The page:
No bones about it, I have terrible handwriting. I think it’s legible for the most part, but no one would ever call it nice. I don’t mind so much, but I do get handwriting-envy on more occasions than is normal (I think).
HOWEVER. Despite my poor penmanship, I still love writing things out by hand. I’m always fooled by the keyboard, thinking that I’ll be able to organize my thoughts better, more quickly and in a more logical fashion, but it rarely turns out to be true. Yes, the legibility decreases the more I write, as I find myself scrawling faster and faster so as to get the words out before my brain moves on to the next thought, but I find I care less.
When I’m typing, I’m completely conscious or every typo, spelling error or other sort of mistake that I make and am constantly frustrating myself by going back and correcting things that have really nothing to do with the ideas I’m trying to express. In the end, nothing you write the first time over ends up being the final product, so why should it matter if you’ve typed something wrong or skipped a word or letter here or there? Because things are clearer and because there’s that annoying little red or green squiggle under every mistake made in a furious rush to get the words on the page, every clerical foible takes precedence over the actual flow of script.
According to this article yesterday in GalleyCat, I’m not alone in my thoughts. Apparently, children in a particular study who wrote longhand, wrote “more, faster, and more complete sentences” than when they were faced with a keyboard and computer screen.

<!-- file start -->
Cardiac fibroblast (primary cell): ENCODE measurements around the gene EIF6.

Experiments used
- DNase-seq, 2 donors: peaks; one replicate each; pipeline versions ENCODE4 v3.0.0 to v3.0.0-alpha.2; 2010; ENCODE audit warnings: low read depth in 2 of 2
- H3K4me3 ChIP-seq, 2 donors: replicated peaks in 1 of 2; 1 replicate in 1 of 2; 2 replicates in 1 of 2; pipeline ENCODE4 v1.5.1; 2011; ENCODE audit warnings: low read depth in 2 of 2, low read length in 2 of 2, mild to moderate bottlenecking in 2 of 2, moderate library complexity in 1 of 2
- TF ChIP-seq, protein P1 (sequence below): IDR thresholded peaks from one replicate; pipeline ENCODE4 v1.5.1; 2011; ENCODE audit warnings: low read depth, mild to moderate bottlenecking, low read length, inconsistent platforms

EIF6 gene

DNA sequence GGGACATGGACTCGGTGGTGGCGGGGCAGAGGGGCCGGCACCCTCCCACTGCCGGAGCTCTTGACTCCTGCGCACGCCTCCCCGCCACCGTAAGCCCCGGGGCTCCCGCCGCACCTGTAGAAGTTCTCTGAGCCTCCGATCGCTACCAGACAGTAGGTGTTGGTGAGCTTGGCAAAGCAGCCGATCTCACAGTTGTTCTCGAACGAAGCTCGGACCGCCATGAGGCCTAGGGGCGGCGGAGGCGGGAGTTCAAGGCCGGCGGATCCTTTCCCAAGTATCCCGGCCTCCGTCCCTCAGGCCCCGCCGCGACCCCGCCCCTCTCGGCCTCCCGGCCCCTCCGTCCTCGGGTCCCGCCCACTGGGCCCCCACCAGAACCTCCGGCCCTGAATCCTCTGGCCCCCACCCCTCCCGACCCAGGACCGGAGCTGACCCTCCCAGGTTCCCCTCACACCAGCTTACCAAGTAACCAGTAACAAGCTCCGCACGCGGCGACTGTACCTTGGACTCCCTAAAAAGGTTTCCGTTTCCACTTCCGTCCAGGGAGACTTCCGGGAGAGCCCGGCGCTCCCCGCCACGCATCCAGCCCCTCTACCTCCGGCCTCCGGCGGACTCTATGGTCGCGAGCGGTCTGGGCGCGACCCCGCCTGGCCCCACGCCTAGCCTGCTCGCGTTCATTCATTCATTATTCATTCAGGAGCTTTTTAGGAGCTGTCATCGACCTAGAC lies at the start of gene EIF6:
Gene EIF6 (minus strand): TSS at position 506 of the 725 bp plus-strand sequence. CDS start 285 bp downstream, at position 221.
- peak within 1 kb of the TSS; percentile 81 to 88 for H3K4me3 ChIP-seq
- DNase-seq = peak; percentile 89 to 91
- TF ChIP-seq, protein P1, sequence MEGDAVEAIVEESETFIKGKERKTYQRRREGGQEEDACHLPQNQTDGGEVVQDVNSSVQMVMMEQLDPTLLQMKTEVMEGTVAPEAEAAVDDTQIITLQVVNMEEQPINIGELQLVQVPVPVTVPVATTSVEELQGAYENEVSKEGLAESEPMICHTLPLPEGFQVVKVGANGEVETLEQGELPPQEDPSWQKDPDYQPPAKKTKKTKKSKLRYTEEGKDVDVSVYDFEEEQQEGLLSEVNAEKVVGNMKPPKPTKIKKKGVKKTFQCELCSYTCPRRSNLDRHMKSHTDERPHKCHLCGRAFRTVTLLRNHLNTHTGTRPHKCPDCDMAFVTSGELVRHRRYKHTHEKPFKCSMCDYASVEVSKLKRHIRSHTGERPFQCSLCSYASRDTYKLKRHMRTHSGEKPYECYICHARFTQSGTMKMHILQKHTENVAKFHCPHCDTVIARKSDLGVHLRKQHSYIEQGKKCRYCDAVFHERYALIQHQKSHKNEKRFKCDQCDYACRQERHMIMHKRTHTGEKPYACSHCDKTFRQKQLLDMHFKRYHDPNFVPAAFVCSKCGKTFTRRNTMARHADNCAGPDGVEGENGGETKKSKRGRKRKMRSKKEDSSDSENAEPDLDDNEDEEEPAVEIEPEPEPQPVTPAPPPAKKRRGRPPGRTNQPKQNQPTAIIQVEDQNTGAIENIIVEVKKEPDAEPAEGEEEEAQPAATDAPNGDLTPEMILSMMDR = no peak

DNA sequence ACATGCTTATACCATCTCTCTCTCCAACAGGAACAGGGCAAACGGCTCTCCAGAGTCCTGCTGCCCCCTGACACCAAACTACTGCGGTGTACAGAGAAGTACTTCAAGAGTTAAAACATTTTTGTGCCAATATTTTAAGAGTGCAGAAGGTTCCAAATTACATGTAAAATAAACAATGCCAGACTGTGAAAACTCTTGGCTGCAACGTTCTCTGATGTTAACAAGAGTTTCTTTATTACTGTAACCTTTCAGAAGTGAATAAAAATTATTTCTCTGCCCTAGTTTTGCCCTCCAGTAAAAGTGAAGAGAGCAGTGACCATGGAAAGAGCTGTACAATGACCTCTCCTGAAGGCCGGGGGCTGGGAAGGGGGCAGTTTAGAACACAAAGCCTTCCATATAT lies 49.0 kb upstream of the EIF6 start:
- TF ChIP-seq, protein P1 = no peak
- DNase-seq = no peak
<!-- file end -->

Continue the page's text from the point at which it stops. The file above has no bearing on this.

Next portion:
I promise you I’m no literary genius, hilarious person, venerable stringer-together of words or class-A wit, but I will say that when I read over notebooks I’ve kept over the years, I surprise myself over what I find there. I’m better pen to paper than I am on a keyboard, but the ease of typing still wins out time and time again, despite this knowledge.
Obviously, final products are pretty much required to be typed in today’s world, and I would feel sorry for the poor person who had to read more than one page of anything hastily scribbled by my own hand.* Ideas, though, personal journaling, observation and sudden flashes of inspiration are so much better served by pen and paper, no matter the legibility. After all, who’s going to really care what it looks like or how much your hand hurts if what comes out is the best thing you’ve thought of yet?
*Sincerest apologies to all of my high school teachers, particularly those of you in the English and history departments. You surely have suffered worse, but condolences just the same.